Click to watch the video:
What does yellow light mean?

In order to hear what the message or notification is about, say “Alexa, read my notifications” or “Alexa, play my messages”.

Are you receiving “Sorry, I’m having trouble understanding you right now. Please try a little later” message? Check this post out.

Alexa blinks yellow light ring
Pulsing yellow. You have a message!

Here is what Amazon says about the pulsing yellow light:

Alexa delivers messages to the recipient’s Alexa app as well as to all of their supported Echo devices associated with their Amazon account. When there is an incoming message, lights on supported Echo devices pulse yellow, and the devices chime.

Alexa Messaging

How about red, blue, green lights?

Wondering what other colors Echo devices display mean? Here is a list of colors and their meanings for Alexa.

Would you like to improve Echo’s sound quality? Check this post to learn how to connect more than one Bluetooth speakers to Echo Dot.


“The following Web projects must be converted to the new Web Site format” (Solved)

Converting your web project to a newer version of Visual Studio may result in this error when you try to open it after the migration: “The following Web projects must be converted to the new Web Site format”.

Here is the full error message:

The following Web projects must be converted to the new Web Site format. The conversion process will remove all source control bindings and the project will not be under source control after migration.

"The following Web projects must be converted" error
“The following Web projects must be converted” error

It may be followed by the message below.

Some of the properties associated with the solution could not be read.

The root cause of the problem is that the old Visual Studio project was migrated to “Web Application Project (WAP)” format while it was still bound to TFS. Presumably (not tested), this error shouldn’t have occurred if it was migrated to “Website Project” after unbinding from TFS.

Looking for a solution to fix “Declaration expected”, “Syntax error”, and “Statement cannot appear outside of a method” errors in Visual Studio? Check this post out.

Solution for “”The following Web projects must be converted to the new Web Site format” error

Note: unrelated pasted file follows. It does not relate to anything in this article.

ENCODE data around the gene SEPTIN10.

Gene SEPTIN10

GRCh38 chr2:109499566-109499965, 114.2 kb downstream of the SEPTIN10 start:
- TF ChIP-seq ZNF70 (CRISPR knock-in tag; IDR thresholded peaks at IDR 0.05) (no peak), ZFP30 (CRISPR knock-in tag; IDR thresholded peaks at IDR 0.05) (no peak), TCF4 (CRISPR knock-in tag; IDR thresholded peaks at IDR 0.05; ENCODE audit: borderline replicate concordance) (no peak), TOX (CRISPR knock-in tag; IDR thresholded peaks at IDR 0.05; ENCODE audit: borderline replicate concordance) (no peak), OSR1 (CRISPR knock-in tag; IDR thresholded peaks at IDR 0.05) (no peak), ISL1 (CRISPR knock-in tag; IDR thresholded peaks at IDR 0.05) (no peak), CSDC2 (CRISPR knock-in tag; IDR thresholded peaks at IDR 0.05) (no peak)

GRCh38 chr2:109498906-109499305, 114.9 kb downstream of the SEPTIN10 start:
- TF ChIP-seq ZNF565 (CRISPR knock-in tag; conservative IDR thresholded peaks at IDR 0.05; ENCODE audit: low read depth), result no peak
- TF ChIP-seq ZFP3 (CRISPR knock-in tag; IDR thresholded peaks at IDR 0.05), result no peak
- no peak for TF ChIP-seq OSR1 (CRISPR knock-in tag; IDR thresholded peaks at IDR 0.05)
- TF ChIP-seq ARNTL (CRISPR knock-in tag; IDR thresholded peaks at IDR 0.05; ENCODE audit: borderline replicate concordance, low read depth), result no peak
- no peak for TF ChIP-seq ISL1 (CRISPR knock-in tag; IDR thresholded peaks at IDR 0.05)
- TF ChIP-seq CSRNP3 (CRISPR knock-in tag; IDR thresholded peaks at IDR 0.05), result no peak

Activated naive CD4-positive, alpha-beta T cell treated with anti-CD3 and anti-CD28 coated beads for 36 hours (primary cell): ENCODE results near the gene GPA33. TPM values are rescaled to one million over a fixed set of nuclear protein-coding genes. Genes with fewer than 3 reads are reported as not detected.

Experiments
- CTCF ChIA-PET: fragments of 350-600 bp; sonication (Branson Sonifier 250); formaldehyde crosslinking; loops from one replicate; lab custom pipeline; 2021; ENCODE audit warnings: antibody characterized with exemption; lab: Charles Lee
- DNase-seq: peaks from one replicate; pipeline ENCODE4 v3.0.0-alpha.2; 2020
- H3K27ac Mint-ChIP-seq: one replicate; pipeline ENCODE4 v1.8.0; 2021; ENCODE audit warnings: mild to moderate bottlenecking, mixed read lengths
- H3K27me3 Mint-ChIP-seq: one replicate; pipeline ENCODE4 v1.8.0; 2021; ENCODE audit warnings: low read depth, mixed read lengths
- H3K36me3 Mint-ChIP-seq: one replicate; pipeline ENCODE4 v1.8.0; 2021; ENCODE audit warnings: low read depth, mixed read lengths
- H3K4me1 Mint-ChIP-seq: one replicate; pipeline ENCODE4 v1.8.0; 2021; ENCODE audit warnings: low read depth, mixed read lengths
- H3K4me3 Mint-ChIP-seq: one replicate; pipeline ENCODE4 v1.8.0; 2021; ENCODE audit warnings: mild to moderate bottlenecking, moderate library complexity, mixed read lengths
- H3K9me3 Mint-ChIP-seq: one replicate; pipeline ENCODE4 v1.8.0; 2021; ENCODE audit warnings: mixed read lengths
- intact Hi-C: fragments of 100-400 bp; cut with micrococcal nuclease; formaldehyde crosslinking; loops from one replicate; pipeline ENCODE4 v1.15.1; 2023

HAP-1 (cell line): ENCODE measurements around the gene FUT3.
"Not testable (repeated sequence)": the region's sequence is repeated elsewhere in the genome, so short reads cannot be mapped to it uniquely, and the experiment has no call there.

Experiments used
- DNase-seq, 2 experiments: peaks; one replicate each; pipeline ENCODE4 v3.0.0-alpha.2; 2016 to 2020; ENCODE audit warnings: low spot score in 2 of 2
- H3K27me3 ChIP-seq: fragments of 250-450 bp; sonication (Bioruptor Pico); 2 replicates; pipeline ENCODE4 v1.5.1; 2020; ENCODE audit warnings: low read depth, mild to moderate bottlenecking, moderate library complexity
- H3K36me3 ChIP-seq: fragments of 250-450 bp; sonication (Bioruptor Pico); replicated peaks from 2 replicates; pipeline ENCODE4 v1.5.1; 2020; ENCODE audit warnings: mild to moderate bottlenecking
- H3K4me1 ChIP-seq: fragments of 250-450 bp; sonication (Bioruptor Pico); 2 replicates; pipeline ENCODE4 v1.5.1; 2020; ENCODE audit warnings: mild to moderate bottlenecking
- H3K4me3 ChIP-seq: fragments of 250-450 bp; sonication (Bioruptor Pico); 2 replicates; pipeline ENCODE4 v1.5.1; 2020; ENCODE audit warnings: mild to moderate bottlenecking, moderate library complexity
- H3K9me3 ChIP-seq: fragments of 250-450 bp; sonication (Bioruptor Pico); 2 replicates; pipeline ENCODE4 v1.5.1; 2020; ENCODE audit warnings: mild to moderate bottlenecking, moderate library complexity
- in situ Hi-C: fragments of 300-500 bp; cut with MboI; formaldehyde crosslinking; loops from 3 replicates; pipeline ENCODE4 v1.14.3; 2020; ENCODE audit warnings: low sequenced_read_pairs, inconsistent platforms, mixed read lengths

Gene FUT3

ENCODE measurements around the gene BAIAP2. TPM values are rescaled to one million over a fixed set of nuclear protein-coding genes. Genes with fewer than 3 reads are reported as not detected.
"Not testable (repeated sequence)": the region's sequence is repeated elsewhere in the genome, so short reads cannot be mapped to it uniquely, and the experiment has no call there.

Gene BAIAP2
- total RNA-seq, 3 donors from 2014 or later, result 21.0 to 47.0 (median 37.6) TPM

There a few approaches to take to solve this issue.

Approach 1:

  • Open vspscc file (Project_Name.csproj.vspscc)  
  • Change ENLISTMENT_CHOICE to NEVER
  • Remove the value of ORIGINAL_PROJECT_FILE_PATH parameter

After the changes, it should look like this:

{
  "ENLISTMENT_CHOICE" = "NEVER"
  "ORIGINAL_PROJECT_FILE_PATH" = ""
}

After changing vspscc file, open your solution file (name.sln). Remove the line that has this parameter: SccProjectEnlistmentChoice.

Credits

Approach 2

  • Remove all vspscc files. TFS is supposed to re-generate these files with correct settings
  • Open your solution file (name.sln). Remove the lines that has this parameter: SccProjectEnlistmentChoice 

Credits

Approach 3

This approach may take more time but it’s a good opportunity for a clean start. It may actually save time if the first 2 approaches don’t solve the problem for some reason.

  • Create a brand-new solution file with the new version of Visual Studio
  • Copy your code manually to this solution
  • Bind it to TFS

Additional Approaches

In this post, author suggests removing all GlobalSection blocks in the solution file except the one your project (the project that causes the error) uses. Then it recommends performing the steps I explained in the Approach 1 above.

In this Microsoft article, author suggests changing SCCServerPath value from relative path to absolute path in registry. This solution is specifically for the second error message in the beginning of this post (“Some of the properties associated with the solution could not be read”).